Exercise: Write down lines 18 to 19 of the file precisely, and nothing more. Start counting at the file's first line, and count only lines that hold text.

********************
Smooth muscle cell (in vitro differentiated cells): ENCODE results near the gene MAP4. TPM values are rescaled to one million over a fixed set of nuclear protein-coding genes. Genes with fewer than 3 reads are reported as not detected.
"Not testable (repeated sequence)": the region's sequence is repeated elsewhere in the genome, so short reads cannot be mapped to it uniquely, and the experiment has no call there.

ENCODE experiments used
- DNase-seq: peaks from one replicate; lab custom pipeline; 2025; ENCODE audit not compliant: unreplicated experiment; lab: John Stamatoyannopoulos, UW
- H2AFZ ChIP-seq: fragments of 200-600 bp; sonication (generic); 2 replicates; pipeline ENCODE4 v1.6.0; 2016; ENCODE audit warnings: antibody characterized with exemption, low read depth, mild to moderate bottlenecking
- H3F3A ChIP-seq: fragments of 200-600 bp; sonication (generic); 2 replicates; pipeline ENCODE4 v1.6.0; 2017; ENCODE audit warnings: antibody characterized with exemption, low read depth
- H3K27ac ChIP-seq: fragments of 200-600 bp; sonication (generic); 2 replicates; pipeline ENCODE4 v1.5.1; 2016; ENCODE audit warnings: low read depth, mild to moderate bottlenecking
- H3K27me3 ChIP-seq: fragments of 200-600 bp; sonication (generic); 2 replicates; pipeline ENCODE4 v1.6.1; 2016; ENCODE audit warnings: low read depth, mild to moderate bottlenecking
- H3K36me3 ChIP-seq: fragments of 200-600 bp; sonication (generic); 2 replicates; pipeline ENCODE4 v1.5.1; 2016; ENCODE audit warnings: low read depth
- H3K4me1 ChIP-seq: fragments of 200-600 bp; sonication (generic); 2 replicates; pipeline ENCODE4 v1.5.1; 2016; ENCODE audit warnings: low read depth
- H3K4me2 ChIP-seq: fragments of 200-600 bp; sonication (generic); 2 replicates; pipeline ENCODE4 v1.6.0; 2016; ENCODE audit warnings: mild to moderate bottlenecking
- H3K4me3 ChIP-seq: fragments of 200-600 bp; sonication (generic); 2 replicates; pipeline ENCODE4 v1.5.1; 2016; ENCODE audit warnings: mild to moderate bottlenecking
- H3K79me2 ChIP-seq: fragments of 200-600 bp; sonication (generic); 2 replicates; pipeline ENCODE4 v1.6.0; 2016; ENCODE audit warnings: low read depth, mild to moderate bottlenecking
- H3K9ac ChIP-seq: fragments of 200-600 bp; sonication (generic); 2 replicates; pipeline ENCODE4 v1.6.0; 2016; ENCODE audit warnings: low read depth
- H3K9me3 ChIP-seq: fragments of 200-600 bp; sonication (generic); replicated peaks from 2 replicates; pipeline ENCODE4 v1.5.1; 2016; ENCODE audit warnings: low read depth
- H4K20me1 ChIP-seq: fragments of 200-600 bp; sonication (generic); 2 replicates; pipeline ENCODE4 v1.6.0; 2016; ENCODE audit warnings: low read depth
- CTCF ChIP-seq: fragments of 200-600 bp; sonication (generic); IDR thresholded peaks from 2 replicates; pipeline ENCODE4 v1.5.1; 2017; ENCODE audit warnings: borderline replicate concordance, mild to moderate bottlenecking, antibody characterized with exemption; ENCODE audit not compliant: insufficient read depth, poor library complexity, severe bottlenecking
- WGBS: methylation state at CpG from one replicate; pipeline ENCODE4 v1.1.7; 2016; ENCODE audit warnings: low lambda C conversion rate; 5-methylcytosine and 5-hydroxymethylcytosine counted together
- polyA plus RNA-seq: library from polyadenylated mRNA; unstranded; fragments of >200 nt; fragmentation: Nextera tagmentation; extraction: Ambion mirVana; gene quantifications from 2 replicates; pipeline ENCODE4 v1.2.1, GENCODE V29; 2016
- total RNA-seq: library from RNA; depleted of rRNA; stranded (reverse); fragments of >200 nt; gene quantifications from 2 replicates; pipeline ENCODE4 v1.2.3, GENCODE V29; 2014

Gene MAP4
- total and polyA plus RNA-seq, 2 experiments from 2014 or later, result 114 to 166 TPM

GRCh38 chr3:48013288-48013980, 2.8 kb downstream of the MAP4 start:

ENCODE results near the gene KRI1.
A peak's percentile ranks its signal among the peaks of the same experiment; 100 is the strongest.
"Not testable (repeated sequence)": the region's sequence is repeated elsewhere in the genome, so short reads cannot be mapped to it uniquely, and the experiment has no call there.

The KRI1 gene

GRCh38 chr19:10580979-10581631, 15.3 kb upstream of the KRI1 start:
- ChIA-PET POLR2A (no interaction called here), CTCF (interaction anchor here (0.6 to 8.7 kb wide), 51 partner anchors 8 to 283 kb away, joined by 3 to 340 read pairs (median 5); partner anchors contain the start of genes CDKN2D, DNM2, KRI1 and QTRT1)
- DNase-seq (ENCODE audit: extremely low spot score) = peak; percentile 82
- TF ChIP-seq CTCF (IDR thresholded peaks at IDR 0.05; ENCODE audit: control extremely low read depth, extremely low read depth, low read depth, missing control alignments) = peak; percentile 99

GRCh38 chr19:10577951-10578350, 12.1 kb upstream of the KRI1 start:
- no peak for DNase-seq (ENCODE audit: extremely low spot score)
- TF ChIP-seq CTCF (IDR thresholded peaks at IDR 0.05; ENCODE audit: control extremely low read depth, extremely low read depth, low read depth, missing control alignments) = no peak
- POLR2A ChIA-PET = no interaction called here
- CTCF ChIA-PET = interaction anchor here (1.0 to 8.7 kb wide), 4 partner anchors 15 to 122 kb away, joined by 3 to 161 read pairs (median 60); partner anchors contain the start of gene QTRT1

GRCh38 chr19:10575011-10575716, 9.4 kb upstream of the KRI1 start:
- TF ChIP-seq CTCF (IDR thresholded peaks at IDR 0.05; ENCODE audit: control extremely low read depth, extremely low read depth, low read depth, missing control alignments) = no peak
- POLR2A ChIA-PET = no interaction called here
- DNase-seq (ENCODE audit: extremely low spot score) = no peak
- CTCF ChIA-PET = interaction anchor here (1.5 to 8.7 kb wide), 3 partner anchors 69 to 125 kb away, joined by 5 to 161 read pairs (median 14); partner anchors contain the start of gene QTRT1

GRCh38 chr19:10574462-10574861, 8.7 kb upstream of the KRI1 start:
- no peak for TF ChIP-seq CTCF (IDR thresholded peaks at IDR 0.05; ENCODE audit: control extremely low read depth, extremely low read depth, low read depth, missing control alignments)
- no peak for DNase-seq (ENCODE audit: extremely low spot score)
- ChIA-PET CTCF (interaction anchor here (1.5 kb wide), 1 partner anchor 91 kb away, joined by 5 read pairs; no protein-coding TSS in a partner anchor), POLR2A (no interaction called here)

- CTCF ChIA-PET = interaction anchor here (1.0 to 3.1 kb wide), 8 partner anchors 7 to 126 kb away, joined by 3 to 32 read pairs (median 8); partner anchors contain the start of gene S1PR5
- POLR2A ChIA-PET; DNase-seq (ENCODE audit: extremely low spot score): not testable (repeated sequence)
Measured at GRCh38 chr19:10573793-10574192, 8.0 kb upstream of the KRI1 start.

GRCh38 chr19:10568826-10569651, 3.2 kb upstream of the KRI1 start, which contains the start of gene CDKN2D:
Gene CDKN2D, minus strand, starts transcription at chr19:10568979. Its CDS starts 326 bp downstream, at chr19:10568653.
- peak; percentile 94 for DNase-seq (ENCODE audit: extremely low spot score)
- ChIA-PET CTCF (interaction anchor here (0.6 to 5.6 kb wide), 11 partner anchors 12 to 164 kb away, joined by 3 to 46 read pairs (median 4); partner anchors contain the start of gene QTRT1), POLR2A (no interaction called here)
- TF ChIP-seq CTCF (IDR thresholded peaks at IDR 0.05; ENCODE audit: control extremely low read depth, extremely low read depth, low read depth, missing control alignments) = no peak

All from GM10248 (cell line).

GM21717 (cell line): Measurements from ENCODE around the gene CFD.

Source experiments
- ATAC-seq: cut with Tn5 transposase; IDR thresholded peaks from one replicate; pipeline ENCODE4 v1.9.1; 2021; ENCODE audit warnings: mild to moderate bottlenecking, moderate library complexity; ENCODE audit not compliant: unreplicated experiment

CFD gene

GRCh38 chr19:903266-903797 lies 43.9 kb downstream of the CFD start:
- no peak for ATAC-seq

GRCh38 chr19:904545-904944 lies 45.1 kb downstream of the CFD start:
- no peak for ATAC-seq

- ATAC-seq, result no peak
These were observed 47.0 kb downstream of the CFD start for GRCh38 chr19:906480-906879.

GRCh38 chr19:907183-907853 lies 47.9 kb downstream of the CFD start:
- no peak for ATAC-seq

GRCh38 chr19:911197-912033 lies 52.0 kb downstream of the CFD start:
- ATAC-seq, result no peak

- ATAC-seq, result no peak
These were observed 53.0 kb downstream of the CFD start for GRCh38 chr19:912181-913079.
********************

- WGBS: methylation state at CpG from one replicate; pipeline ENCODE4 v1.1.7; 2016; ENCODE audit warnings: low lambda C conversion rate; 5-methylcytosine and 5-hydroxymethylcytosine counted together
- polyA plus RNA-seq: library from polyadenylated mRNA; unstranded; fragments of >200 nt; fragmentation: Nextera tagmentation; extraction: Ambion mirVana; gene quantifications from 2 replicates; pipeline ENCODE4 v1.2.1, GENCODE V29; 2016